5. Bipolar Depression: When symptoms of depression occur with symptoms of bipolar disorder, then it could be referred to as bipolar depression. In this type, it’s common to experience intense mood swings.
How Is Chronic Depression Diagnosed?
Only an experienced, licensed, and trained psychotherapist can diagnose depression. If you suspect symptoms of chronic depression in yourself or your loved one, then reach out to a therapist for a diagnosis.
During the diagnosis, the therapist may ask your medical history, family background, and about the severity of your symptoms to determine the depression. Additionally, they might even take certain tests and examinations to rule out other conditions that may be confused with symptoms of depression or other causes of depression, such as hormonal imbalance, etc.
Chronic Depression Treatment
Chronic depression can be treated with a mix of psychotherapy and medications. Here are some of the most recommended treatments for chronically depressed people:
Cognitive-behavioral therapy (CBT) can help address the mental and emotional causes of depression and work on changing your negative thinking patterns. Problem-solving therapy and Interpersonal therapy for depression are also recommended to treat depressive symptoms.
Antidepressants prescribed by a certified doctor can help balance the chemicals in the brain. SSRIs and SNRIs are the most common antidepressants recommended for treating long-term or chronic depression.
3. SAD Lamps:
SAD lamps or sunlight lamps are also recommended to help treat Seasonal affective disorder symptoms. These lamp boxes are a part of light therapy and can help you balance the symptoms that stem from the lack of sunlight during winter months.
4. Brain Stimulation:
This type of therapy provides mild electric currents to the brain that can help people who normally don’t or aren’t responding to other therapy approaches. Again, this kind of treatment should be administered by a trained, experienced, and licensed therapist only.
Some Coping Tips To Help You
Here are some simple coping tips that you can combine with the above treatment to help manage your chronic depression symptoms;
1. Question Negative Thoughts:
When you’re depressed, it’s common to have more negative thoughts than positive ones, so when you find yourself thinking negative thoughts, question them. Why did they arise? Is there any truth to them?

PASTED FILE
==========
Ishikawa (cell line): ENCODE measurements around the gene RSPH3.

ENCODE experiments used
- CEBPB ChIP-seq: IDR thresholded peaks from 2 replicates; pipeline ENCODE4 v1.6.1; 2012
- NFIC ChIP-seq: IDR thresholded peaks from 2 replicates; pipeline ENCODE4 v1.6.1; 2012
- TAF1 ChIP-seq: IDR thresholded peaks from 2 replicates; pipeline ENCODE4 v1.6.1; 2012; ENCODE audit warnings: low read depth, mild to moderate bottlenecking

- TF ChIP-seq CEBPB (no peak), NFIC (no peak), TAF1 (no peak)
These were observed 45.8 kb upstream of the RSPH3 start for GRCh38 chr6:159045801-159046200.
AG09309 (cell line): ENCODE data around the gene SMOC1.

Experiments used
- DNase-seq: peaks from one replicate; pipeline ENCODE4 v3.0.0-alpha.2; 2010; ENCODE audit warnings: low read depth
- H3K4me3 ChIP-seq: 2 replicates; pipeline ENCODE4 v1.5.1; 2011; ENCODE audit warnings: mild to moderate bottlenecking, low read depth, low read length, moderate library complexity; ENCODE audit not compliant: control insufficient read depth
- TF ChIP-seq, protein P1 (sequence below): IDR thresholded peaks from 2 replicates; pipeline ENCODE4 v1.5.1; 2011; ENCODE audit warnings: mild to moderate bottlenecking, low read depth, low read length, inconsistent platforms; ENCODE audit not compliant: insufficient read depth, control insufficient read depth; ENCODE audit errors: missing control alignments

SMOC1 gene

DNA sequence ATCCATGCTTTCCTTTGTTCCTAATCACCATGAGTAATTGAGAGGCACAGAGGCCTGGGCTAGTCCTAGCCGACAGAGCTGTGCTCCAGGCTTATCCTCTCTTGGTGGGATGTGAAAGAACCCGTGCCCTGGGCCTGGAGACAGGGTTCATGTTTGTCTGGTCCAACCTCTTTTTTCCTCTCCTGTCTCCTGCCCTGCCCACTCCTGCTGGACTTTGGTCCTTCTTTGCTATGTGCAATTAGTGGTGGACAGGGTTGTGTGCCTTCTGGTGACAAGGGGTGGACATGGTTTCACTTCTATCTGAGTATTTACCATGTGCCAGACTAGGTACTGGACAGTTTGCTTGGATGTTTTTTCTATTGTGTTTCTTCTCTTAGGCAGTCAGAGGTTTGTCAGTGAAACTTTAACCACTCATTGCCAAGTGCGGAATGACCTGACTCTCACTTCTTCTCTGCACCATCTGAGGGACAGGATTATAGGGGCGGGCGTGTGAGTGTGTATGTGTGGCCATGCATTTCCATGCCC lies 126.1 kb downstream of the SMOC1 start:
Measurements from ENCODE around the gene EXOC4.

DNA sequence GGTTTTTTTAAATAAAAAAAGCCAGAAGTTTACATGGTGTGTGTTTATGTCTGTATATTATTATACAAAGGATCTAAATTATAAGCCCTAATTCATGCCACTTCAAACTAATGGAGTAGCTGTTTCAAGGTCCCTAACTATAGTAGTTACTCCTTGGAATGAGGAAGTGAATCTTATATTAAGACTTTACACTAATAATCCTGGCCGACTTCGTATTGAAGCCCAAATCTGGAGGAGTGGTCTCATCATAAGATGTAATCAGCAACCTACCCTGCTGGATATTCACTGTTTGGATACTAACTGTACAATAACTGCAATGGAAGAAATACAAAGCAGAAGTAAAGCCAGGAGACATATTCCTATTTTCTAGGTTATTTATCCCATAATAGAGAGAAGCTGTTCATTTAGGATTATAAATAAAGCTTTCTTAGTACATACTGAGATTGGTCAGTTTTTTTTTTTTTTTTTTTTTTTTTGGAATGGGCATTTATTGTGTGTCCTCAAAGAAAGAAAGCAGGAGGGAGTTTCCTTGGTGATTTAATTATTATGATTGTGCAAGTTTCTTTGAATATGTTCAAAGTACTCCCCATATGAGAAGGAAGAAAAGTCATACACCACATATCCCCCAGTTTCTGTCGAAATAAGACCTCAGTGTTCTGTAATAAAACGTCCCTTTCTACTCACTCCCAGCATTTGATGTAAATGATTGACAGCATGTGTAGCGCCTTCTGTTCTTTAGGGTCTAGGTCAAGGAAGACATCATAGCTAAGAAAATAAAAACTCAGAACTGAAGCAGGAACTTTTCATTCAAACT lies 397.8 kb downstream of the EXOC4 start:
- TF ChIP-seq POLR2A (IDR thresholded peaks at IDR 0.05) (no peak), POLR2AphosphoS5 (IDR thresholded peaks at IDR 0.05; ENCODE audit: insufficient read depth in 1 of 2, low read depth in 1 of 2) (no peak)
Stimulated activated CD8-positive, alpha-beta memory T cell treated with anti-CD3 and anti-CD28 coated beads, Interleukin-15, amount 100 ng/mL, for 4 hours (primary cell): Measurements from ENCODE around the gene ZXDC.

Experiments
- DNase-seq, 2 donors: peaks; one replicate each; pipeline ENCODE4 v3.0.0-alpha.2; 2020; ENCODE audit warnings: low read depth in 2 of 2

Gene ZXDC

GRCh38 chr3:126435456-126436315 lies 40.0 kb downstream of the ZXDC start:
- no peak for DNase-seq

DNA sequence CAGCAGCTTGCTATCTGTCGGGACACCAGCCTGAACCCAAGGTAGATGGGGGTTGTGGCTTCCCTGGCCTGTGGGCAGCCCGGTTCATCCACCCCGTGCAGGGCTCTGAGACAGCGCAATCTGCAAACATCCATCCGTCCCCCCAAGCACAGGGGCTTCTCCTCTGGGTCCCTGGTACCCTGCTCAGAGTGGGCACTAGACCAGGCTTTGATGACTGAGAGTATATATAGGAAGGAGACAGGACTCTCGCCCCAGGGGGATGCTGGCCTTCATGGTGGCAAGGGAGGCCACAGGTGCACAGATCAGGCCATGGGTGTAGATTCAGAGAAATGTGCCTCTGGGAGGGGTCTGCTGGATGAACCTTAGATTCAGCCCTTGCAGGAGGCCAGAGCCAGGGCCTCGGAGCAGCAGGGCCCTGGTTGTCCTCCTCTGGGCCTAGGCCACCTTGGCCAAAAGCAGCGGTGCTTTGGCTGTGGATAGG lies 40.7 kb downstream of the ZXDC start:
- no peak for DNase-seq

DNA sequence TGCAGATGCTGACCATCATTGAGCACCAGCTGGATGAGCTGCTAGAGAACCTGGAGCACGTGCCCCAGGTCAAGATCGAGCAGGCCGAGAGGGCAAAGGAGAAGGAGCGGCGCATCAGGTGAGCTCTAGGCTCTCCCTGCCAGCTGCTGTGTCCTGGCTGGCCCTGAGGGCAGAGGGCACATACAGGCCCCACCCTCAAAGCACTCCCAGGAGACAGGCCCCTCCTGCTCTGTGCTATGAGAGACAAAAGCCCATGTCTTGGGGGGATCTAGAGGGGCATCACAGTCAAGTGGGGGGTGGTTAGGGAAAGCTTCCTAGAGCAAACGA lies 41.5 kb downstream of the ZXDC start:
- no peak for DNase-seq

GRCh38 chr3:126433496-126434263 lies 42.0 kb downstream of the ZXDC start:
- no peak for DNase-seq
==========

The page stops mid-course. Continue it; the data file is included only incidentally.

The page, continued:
2. Join Support Groups:
Joining support groups can also help you cope with depression symptoms. Here, you meet people who’ve been through similar experiences and came out of the experience or are still recovering from them. Support groups will also make you feel less alone in your struggles and give you the motivation to keep going.
3. Find Healthy Coping Mechanisms:
It’s easy (or safe) to not do anything and let the numbness spread rather than feel the pain. I would recommend that instead of doing nothing and dwelling on negative things, pick up a creative outlet to express yourself. Sports, art, performing arts, and even journaling can be good and healthy outlets to cope with the symptoms of chronic depression.
4. Continue Therapy:
If you find yourself feeling better than yesterday, don’t think that you don’t need therapy anymore. Continuing therapy is a self-care technique that is going to help you live and recover from the symptoms of depression.
Chronic depression can stay for years, and its symptoms can vary from mild to severe. Sometimes, you may feel that you’ve recovered, but then the symptoms of depression will creep back in, causing a relapse. Even then, don’t give up and connect with your therapist. Never give up on your treatment and recovery.
With enough help and support, you’ll recover and feel better soon. The above-mentioned coping tips will help you!
I hope this article helped you understand all about chronic depression and what to do when you’re chronically depressed.
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Remember, you are NOT alone!